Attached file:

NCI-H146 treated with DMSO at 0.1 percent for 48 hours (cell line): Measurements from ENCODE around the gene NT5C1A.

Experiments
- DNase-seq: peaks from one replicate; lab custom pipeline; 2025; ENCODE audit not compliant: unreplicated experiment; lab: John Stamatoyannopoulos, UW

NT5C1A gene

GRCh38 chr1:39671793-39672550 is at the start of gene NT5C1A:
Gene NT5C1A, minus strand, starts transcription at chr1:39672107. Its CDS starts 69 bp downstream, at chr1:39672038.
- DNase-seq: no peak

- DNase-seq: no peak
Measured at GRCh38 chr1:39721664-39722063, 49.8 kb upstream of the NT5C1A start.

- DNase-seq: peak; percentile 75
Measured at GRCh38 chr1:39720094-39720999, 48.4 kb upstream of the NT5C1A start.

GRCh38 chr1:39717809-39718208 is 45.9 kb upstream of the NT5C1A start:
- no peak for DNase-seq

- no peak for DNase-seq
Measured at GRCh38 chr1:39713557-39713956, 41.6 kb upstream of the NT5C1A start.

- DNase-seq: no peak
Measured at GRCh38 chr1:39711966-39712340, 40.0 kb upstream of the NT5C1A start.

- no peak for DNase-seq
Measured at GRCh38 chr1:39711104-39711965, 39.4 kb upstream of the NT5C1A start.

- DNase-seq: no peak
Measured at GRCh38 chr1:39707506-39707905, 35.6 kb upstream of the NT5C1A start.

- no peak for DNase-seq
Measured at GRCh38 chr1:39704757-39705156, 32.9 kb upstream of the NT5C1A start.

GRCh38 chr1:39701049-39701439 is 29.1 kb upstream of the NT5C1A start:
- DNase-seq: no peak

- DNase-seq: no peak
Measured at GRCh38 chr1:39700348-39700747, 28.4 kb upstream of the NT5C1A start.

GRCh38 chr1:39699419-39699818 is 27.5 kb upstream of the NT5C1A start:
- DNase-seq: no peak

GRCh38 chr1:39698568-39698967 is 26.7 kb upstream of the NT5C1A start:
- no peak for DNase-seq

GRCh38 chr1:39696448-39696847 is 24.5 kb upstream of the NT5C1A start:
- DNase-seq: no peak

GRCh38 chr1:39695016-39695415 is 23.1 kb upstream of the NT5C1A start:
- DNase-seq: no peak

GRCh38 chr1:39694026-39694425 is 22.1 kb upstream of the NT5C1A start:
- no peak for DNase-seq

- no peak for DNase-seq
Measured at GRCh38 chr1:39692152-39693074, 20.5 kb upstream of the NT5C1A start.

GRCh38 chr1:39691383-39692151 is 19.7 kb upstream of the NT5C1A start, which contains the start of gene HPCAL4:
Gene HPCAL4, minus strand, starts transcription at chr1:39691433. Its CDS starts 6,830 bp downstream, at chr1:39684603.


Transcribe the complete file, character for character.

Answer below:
NCI-H146 treated with DMSO at 0.1 percent for 48 hours (cell line): Measurements from ENCODE around the gene NT5C1A.

Experiments
- DNase-seq: peaks from one replicate; lab custom pipeline; 2025; ENCODE audit not compliant: unreplicated experiment; lab: John Stamatoyannopoulos, UW

NT5C1A gene

GRCh38 chr1:39671793-39672550 is at the start of gene NT5C1A:
Gene NT5C1A, minus strand, starts transcription at chr1:39672107. Its CDS starts 69 bp downstream, at chr1:39672038.
- DNase-seq: no peak

- DNase-seq: no peak
Measured at GRCh38 chr1:39721664-39722063, 49.8 kb upstream of the NT5C1A start.

- DNase-seq: peak; percentile 75
Measured at GRCh38 chr1:39720094-39720999, 48.4 kb upstream of the NT5C1A start.

GRCh38 chr1:39717809-39718208 is 45.9 kb upstream of the NT5C1A start:
- no peak for DNase-seq

- no peak for DNase-seq
Measured at GRCh38 chr1:39713557-39713956, 41.6 kb upstream of the NT5C1A start.

- DNase-seq: no peak
Measured at GRCh38 chr1:39711966-39712340, 40.0 kb upstream of the NT5C1A start.

- no peak for DNase-seq
Measured at GRCh38 chr1:39711104-39711965, 39.4 kb upstream of the NT5C1A start.

- DNase-seq: no peak
Measured at GRCh38 chr1:39707506-39707905, 35.6 kb upstream of the NT5C1A start.

- no peak for DNase-seq
Measured at GRCh38 chr1:39704757-39705156, 32.9 kb upstream of the NT5C1A start.

GRCh38 chr1:39701049-39701439 is 29.1 kb upstream of the NT5C1A start:
- DNase-seq: no peak

- DNase-seq: no peak
Measured at GRCh38 chr1:39700348-39700747, 28.4 kb upstream of the NT5C1A start.

GRCh38 chr1:39699419-39699818 is 27.5 kb upstream of the NT5C1A start:
- DNase-seq: no peak

GRCh38 chr1:39698568-39698967 is 26.7 kb upstream of the NT5C1A start:
- no peak for DNase-seq

GRCh38 chr1:39696448-39696847 is 24.5 kb upstream of the NT5C1A start:
- DNase-seq: no peak

GRCh38 chr1:39695016-39695415 is 23.1 kb upstream of the NT5C1A start:
- DNase-seq: no peak

GRCh38 chr1:39694026-39694425 is 22.1 kb upstream of the NT5C1A start:
- no peak for DNase-seq

- no peak for DNase-seq
Measured at GRCh38 chr1:39692152-39693074, 20.5 kb upstream of the NT5C1A start.

GRCh38 chr1:39691383-39692151 is 19.7 kb upstream of the NT5C1A start, which contains the start of gene HPCAL4:
Gene HPCAL4, minus strand, starts transcription at chr1:39691433. Its CDS starts 6,830 bp downstream, at chr1:39684603.